Pheasant hunting during the Depression also presented other challenges. The thefts of hunting dogs, like Setters and Beagles, became a real problem in Gratiot County. In early October 1939,  twelve dogs were stolen in ten days, including one from the Clarence Clark estate valued at $150. This decade also saw the emergence of conflicts between farmers and hunters – chiefly because hunters failed to respect farm property. Trampling crops, leaving gates open so animals could get out, and hunting without permission were just some of the issues about which farmers complained. As a result, at least nine hunting co-operatives started in Seville, Pine River, New Haven, Sumner, and North Shade townships. In these instances, any hunter who wished to hunt on farmland had to ask the farmer for a ticket. Farmers hoped the ticket system regulated who and how they hunted for pheasants. However, hunters outside the county (and more and more “outside” hunters appeared) complained that Gratiot farmers only gave tickets to their friends. The result encouraged “outside” hunters to go onto lands without permission. The Horton Trespass Law was passed to deal with the problem of hunters who tried to hunt on farmlands without permission.

One of the last issues pheasant hunters dealt with in Gratiot County in the late 1930s concerned Sunday hunting, which churches opposed. Pastors and congregations in the county actively campaigned for no hunting on Sundays, which lasted a few years but ended during World War II.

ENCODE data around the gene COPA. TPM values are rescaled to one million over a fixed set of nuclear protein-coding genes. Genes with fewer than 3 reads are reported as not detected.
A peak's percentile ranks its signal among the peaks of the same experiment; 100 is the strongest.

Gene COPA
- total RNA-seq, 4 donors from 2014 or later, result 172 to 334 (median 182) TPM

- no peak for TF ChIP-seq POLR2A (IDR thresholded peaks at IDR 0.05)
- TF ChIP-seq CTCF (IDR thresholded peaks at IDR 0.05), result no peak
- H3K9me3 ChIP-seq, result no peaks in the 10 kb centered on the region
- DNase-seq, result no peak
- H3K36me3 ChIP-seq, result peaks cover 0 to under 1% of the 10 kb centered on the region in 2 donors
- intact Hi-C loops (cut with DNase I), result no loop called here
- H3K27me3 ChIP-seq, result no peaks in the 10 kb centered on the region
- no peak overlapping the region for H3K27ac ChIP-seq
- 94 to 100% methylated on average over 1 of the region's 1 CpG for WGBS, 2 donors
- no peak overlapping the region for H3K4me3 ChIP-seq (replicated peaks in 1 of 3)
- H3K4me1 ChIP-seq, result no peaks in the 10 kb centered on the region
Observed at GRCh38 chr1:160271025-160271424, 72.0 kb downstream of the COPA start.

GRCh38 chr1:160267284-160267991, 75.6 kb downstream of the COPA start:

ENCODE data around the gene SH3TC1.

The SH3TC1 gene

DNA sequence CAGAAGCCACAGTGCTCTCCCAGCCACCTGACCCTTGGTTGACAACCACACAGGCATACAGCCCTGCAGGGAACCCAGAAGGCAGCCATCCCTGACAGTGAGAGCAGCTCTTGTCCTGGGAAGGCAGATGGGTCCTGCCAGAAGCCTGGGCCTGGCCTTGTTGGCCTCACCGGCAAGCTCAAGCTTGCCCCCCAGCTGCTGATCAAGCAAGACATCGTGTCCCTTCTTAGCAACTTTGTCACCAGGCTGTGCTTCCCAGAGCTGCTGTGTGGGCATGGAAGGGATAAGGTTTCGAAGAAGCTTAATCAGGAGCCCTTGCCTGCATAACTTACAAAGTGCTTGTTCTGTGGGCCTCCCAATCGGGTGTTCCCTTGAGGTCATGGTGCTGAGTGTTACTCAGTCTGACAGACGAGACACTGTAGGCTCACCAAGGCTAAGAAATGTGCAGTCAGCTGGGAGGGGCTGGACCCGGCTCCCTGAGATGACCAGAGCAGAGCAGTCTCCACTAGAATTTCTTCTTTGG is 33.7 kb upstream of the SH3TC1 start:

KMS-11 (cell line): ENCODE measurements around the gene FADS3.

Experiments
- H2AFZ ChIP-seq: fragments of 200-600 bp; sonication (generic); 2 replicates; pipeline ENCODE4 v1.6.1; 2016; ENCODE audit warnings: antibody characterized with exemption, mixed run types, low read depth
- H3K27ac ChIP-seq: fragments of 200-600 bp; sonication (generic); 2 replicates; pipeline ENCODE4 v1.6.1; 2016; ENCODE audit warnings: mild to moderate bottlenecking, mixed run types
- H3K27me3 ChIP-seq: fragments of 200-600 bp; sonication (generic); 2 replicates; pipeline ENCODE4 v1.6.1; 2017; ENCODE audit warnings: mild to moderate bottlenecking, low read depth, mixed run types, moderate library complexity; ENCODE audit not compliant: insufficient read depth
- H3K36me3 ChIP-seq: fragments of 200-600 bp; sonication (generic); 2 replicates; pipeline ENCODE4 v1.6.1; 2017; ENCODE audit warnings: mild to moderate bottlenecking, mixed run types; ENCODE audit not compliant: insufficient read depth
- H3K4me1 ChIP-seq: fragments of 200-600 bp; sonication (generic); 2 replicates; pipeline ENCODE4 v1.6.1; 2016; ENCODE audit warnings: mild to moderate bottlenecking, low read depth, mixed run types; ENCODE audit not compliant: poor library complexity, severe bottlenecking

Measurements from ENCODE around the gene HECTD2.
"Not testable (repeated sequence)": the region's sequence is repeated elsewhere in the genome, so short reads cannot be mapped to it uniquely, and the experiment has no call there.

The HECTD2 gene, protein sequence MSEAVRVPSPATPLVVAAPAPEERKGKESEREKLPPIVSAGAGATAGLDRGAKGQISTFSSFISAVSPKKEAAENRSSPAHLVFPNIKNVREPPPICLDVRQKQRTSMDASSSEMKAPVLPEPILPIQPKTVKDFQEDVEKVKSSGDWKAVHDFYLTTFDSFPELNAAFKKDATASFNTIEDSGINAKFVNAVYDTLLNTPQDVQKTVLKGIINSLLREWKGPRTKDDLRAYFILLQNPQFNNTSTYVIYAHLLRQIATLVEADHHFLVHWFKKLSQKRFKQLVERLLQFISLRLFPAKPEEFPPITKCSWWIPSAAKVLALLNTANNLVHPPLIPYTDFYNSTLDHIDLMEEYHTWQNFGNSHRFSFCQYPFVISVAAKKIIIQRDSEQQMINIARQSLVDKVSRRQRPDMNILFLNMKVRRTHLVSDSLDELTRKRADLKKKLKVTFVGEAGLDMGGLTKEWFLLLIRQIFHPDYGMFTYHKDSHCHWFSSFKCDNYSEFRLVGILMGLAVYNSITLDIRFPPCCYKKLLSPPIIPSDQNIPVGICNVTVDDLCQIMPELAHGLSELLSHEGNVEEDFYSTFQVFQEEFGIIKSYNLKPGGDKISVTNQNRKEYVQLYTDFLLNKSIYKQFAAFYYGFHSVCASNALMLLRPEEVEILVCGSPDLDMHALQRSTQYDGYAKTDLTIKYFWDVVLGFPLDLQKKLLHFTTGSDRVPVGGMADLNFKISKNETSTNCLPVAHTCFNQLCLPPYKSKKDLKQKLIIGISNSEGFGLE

The Boom Years, the 1940s – 1950s

 In July 1942, over 100 young birds were released in the Gratiot-Saginaw game area. Later that decade, the St. Louis Gun Club released 450 young pheasants, thirty in each township. The war years seemed good for the pheasant as fewer men hunted, shotgun shells were rationed, and finding ammunition could be a real challenge. When a small store in Newark Township had shells, farmers for miles around traveled there to get their ration’s worth. In 1944, the Ithaca Future Farmers hosted a pheasant feed at the high school. Two teams of boys were tasked with each hunting thirty pheasants, rabbits, or squirrels to feed the anticipated crowd. The team that failed to bring in the most game had to clean up after the dinner. Other pheasant dinners in the county had been and would be in the news. In 1937, the St. Louis Future Farmers fed 100 guests at St. Louis High School. In 1952, Breckenridge High School had a dinner that fed 120 people – mainly with pheasants shot that fall.

After the war, pheasant hunting continued to improve in Gratiot County as gas rationing ended. Still, the 1948 hunting season was deemed the low end of the ten-year pheasant cycle. For one of the first times, calls went out for a ban on hunting for at least one year for the pheasant population to grow again. However, everything seemed to have stayed the same.

Interlude: Nimrods and Other Problems

Another part of the Gratiot County pheasant season story involved those individuals who suffered consequences either by choice or by chance. Pauline Sparks of New Haven Township became one of the first recorded victims of hunter carelessness. Sparks’ husband discharged his shotgun, hitting his wife in one leg when he laid his gun down while trying to catch a wounded pheasant in a brush pile.